Does race still matter?

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It is said that before Prophet Moses (Musa alayhis salam –” peace be upon him) could settle his people to the Promised Land, the children of Israel lived in the deserts of Arabia for decades. It was like a transition period for the former slaves of Egypt. There they learned how to live as a free nation away from the corrupting influence of Pharaoh’s Egypt. Any change agent would tell you about the wisdom of a transition phase that allows people to adjust accordingly and change their paradigm. Anything done too fast with little preparation and education of the very people who must live through a change is often doomed to failure.

So with President Obama’s election in 2008, I see a validation of that change theory. He is a mixed breed –” son of a Black African father and a white American mother. He is not a pure-bred white or black. Thus, it is no accident that he appears somewhat lighter skinned than many Afro-Americans living in the USA. Being brought up by a highly educated mother and cared for by his white grandparents, it is not difficult to understand that Obama does not have an Afro accent, unless he wants to use that distinguishing dialect.

In their new book "Game Change," authors Mark Halperin and John Heilemann say that in 2008 Harry Reid, the Majority Leader in the Senate, described candidate Obama as a "’light-skinned’ African American ‘with no Negro dialect unless he wanted to have one,’" whom many voters would embrace. This revelation has now become a big news item in the media. Many see the remark damaging to Reid’s re-election chances in Nevada where 77% of eligible African Americans voted in 2008. Some fear that it will inject race into an already tough campaign depressing black turnout in Nevada, and eventually hurt Reid. Senator Reid has already apologized to President Obama on Saturday for his "poor choice of words" — and the president accepted saying that "I know what’s in his heart." Still the Republicans are out to get Reid’s head, who is a Mormon Christian, and fondly known among his supporters to have “an ear of tin and a heart of gold.”

Republican National Committee Chairman Michael S. Steele, who is black, said on
"Fox News Sunday," "There is this standard where the Democrats feel that they can say these things and they can apologize when it comes from the mouths of their own. But if it comes from anyone else, it’s racism. It’s either racist or it’s not. And it’s inappropriate, absolutely." Steele, along with GOP Senators John Cornyn of Texas and Jon Kyl of Arizona, said Reid’s remarks justified the same outrage once directed at former Sen. Trent Lott (Mississippi Republican) who in 2002, had to step down as majority leader after implying that the country might have been better off if Strom Thurmond of South Carolina had been elected president in 1948, when he ran as a segregationist.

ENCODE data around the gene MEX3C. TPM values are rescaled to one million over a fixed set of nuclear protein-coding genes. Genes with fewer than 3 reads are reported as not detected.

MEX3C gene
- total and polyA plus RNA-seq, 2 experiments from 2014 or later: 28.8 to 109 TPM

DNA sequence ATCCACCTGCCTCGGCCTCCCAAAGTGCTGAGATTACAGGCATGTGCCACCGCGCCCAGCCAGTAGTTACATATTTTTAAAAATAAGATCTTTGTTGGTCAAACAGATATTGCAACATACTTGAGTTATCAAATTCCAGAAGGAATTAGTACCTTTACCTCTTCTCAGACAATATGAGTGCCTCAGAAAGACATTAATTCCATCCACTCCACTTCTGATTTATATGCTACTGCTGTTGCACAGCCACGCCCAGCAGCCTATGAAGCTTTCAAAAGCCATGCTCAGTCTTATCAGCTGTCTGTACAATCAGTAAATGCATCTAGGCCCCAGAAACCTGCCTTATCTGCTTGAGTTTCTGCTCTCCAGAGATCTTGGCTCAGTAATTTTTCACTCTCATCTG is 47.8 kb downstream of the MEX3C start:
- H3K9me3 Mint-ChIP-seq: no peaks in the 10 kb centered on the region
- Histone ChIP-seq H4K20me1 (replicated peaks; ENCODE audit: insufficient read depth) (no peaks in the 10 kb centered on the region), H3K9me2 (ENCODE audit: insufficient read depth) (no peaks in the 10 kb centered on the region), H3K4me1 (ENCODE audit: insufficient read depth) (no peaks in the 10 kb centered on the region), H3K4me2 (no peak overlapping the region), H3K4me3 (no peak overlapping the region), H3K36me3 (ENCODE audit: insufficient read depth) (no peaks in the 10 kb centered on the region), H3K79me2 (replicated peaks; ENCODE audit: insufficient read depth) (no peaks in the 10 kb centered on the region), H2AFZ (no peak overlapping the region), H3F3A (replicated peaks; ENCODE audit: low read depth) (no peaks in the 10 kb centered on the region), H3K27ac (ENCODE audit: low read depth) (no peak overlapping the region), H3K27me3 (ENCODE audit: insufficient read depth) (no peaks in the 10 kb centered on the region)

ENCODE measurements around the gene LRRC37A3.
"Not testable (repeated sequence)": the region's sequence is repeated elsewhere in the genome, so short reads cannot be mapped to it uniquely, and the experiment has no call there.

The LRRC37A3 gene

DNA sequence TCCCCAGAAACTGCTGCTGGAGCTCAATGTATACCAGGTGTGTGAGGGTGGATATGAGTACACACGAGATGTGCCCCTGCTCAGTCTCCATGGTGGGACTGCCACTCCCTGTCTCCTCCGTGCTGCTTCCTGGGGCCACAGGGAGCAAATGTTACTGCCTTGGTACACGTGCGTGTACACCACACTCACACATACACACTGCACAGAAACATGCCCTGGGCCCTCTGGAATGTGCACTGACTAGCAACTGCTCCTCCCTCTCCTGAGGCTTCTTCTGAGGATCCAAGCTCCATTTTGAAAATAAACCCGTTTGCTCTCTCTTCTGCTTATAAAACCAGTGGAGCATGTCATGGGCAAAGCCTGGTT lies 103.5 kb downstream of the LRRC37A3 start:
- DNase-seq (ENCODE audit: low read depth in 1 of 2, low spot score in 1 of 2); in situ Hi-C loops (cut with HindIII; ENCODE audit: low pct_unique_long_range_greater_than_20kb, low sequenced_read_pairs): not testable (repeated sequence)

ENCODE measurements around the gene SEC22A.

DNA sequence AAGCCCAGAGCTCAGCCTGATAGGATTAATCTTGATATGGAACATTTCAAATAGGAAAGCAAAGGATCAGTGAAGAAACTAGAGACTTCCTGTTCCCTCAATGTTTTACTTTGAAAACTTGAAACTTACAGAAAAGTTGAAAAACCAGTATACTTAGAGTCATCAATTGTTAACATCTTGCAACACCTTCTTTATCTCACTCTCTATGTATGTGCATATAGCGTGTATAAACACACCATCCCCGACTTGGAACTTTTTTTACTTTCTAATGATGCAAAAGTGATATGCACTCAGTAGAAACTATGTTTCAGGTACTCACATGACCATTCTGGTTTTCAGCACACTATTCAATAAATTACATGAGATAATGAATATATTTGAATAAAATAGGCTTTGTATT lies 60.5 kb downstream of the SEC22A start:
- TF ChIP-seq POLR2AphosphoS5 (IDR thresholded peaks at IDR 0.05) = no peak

There is no doubt that the Republicans –” the losers in the 2008 election –” are trying everything to hurt the Democratic Party so that the latter’s margin of seats in the Senate is reduced from 58 in the upcoming mid-term election of 2010. They are fired up for 2010. They want to unseat Reid in Nevada — long known as the Mississippi of the West. Their comparison of Reid with Lott is, however, misleading given the fact that Sen. Reid was one of the first lawmakers (alongside the late Senator Ted Kennedy) to encourage Obama to run for president and worked hard to help him win. Reid’s point was that he believed the country was ready to elect an eloquent, mixed race person like Obama in 2008. And he was proven right.

As a keen observer of history and race relations, I seem to believe that while America was ready for Obama in 2008, it was not ready for the likes of Jackson and Sharpton. Even if the latter personalities were to match Obama’s academic and professional credentials, and had spoken and behaved exactly the same way as Obama had done, they would have been rejected by most White Americans. Race still matters not just in the USA, but throughout our world. People are more comfortable about electing or selecting their own kinds even when they are less qualified. As I have pointed out elsewhere the corporate world is no different either. Prejudice runs deep into our human conscience and has had produced adverse results. The societies that have been able to bury prejudice and embrace integration are better positioned to lead and succeed than those that are not.

It was no accident that in their failed attempts for the White House both Hillary Clinton and John McCain played the race card. Even the former president Bill Clinton came to his wife’s aid to sully his own global image. But nothing worked. The American people had enough of anyone who sounded like George W. Bush. They wanted a change; a real change away from the Bible-thumping Christian merchants of war, and the savage labels of Bush and Cheney’s extraordinary renditions, Guantanamo Bay and Abu Ghraib. And Obama sold that idea of change rather successfully. He gave them hope of a better future. With that, Obama was able to unite not only his Black electorate base and minority voters but excite all those in the middle who were White swing voters, and win the 2008 presidential election.

I am willing to believe that it won’t be too long when one day the son or daughter of Black parents will occupy the White House. But in the mean time, those aspiring children of the African Americans must go through the transition phase of living in the “desert of Arabia” before occupying the White House.

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